Pomona College seniors Alice Chan, Galvin Cooper and Gabriella Heller have been awarded National Science Foundation (NSF) Graduate Research Fellowships along with seven Pomona alumni. The grants provide an annual stipend of $32,000 for three years and a $12,000 cost-of-education allowance to the institution. Recipients are selected "based on their demonstrated potential for significant achievements in science and engineering."
Alice Chan, a mathematics major from Westford, Mass., will pursue a Ph.D. in mathematics, at UC San Diego. Her NSF proposal, "Reconstruction without Phase and Finite Frame Decomposition," involves applying frame theory to the field of compressed sensing, which studies the problem of reconstructing signals when they are sparse in some domain. This is critical, she says, in areas such as reducing the length of MRI scanning sessions and increasing the power of computational photography.
At Pomona, she has conducted research with Prof. Stephan Garcia and fellow students Luis Garcia German and Amy Shoemaker (both PO'14), which has resulted in the publication "On the matrix equation XA+AX^T=0, II: Type 0-I interactions" in the journal Linear Algebra and its Applications. Her senior thesis focuses on an extension of Kloosterman sums, which comprise a standard tool in analytic number theory.
Cooper Galvin, a chemistry major with a mathematics minor from Anchorage, Alaska, will attend Stanford University for a Ph.D. in biophysics and materials science. His NSF proposal involves a novel large scale energy storage device – an aqueous flow battery, building on work he conducted as a member of a research team at Harvard University last summer. At Harvard, he synthesized some of the molecules used in the first non-metal aqueous flow battery. The team's work was published in the January issue of Nature, "A metal-free organic-inorganic aqueous flow battery."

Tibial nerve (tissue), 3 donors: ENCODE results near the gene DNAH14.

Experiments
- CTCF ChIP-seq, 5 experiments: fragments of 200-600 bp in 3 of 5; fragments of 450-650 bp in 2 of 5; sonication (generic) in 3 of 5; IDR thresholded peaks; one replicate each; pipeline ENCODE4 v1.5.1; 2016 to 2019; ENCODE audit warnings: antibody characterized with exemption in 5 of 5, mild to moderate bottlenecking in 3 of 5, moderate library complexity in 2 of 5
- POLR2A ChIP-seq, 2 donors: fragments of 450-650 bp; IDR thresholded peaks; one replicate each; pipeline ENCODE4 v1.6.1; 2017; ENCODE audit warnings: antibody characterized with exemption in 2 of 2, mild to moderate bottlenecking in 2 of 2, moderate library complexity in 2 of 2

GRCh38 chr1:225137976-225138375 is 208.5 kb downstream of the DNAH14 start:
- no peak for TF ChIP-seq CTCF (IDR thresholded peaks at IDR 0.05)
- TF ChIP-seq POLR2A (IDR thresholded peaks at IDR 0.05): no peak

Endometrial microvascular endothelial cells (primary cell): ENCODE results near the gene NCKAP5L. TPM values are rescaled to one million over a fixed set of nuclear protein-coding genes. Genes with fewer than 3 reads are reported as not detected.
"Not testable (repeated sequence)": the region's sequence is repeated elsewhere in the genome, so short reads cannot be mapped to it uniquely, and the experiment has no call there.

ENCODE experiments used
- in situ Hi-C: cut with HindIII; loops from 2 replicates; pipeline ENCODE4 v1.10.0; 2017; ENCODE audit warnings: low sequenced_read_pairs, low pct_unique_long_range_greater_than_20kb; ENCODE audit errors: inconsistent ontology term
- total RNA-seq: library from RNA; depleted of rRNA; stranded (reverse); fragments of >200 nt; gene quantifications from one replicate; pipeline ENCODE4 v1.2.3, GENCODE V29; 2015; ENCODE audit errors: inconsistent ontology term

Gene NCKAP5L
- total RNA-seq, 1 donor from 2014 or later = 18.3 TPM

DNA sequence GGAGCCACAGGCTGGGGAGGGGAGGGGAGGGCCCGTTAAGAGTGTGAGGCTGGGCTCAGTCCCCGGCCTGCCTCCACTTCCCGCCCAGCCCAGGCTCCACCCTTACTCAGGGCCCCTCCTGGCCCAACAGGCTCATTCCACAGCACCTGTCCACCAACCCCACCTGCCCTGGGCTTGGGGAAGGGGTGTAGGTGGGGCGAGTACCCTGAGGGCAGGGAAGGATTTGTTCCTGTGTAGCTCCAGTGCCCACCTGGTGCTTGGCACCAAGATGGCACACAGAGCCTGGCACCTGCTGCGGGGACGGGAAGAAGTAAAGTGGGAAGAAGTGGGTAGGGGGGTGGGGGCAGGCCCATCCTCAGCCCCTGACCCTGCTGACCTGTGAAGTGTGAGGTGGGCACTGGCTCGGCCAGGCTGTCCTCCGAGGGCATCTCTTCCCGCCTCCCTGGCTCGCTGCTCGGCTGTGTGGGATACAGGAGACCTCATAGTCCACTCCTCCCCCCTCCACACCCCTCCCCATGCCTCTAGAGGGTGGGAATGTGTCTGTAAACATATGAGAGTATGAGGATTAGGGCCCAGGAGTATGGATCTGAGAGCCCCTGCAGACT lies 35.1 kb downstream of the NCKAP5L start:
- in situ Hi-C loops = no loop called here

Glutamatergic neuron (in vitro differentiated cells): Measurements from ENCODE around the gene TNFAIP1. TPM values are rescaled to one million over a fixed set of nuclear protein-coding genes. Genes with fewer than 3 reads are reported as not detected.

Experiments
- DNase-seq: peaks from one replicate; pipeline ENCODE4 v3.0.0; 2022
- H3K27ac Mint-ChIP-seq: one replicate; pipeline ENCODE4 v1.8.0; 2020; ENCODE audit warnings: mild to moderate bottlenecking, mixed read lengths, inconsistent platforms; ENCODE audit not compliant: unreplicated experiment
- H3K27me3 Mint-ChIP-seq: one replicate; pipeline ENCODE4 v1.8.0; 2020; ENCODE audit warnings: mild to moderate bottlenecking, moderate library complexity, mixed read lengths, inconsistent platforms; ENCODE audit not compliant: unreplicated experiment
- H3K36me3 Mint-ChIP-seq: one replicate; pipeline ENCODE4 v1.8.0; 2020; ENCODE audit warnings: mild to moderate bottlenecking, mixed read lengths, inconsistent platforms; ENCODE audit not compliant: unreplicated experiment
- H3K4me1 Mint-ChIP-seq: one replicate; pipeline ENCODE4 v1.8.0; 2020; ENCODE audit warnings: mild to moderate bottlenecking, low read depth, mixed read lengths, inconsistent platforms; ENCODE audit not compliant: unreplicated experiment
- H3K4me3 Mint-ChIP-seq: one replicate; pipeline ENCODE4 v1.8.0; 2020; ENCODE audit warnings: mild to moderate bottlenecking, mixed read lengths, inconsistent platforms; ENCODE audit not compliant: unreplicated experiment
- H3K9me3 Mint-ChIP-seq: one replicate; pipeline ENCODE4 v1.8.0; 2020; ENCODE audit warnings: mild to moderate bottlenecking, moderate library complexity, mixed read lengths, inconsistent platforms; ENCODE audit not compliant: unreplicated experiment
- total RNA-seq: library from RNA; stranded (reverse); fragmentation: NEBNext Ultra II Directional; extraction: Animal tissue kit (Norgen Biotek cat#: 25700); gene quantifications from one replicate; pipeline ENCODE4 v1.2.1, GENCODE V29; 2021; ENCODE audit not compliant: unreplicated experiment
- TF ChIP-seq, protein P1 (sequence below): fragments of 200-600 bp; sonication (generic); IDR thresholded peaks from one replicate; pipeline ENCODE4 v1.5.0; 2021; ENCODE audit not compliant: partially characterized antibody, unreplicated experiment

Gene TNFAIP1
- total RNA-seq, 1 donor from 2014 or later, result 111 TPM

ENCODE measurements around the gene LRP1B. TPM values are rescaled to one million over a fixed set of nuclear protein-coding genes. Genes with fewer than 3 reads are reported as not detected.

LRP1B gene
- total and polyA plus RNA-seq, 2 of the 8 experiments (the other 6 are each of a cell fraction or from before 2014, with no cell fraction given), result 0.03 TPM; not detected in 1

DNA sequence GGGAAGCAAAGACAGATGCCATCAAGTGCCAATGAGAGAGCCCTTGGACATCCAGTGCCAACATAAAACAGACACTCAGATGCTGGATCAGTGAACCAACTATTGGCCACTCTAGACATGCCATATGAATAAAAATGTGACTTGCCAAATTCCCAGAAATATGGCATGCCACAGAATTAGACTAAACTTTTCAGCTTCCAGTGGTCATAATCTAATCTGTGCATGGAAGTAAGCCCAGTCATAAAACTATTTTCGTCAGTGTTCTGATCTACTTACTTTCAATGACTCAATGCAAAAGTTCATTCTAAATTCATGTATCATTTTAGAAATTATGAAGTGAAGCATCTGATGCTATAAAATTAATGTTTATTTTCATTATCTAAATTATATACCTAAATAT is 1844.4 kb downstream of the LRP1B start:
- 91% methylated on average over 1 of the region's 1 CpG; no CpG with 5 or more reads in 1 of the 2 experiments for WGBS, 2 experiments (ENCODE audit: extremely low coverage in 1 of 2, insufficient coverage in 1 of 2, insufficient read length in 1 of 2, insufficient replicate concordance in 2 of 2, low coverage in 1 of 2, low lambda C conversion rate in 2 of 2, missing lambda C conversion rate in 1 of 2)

Galvin has also done computational chemistry work with Pomona post-doctoral lecturer Dr. Lewis E. Johnson '07 and with Dmitrij Rappoport, of Harvard. His senior thesis is titled "Automated organic reaction mechanism generation, including transition state guessing and determination."
Gabriella Heller, a chemistry and mathematics from Chicago, will spend next year at the University of Cambridge, as a Churchill Scholar, earning a Master of Philosophy degree in chemistry and conducting research with Michele Vendruscolo on combining Nuclear Magnetic Resonance (NMR) spectroscopy and computational methods to enable novel atomic-scale description of biomolecular processes. Her NSF proposal focuses on the study of protein dynamics by integrating computational and experimental methods and will enable her to continue the work she will be doing at Cambridge.
Heller is currently working on two theses. For chemistry, she is working with Prof. Matthew Sazinsky on "Fragment Based Lead Discovery of Antibiotic Primase Inhibitors," using crystallography methods to help design a new antibiotic drug against staphylococcus infections. For her math thesis, she is working with Prof. Erica Flapan on "Topological Complexity in Protein Structures," studying knots, links and spatial graphs in the underlying structures of proteins and DNA. At Pomona, she has also worked with Prof. Malkiat Johal, on a wide range of collaborative and independent research projects in biophysical chemistry with a focus on modeling protein-protein and protein-ligand interactions.
Pomona alumni selected to receive NSF Fellowships are:
- Anna Bax '13 will study social sciences – linguistics at UC Santa Barbara,
- Jamie Hall '12 will study social sciences – economics,
- Catherine Pelland '11 will study engineering – mechanical at the University of Virginia,
- James Polizzotti '11 will study engineering – materials at the Massachusetts Institute of Technology, and
- Nichole Runge '09 will study cognitive psychology at Washington University.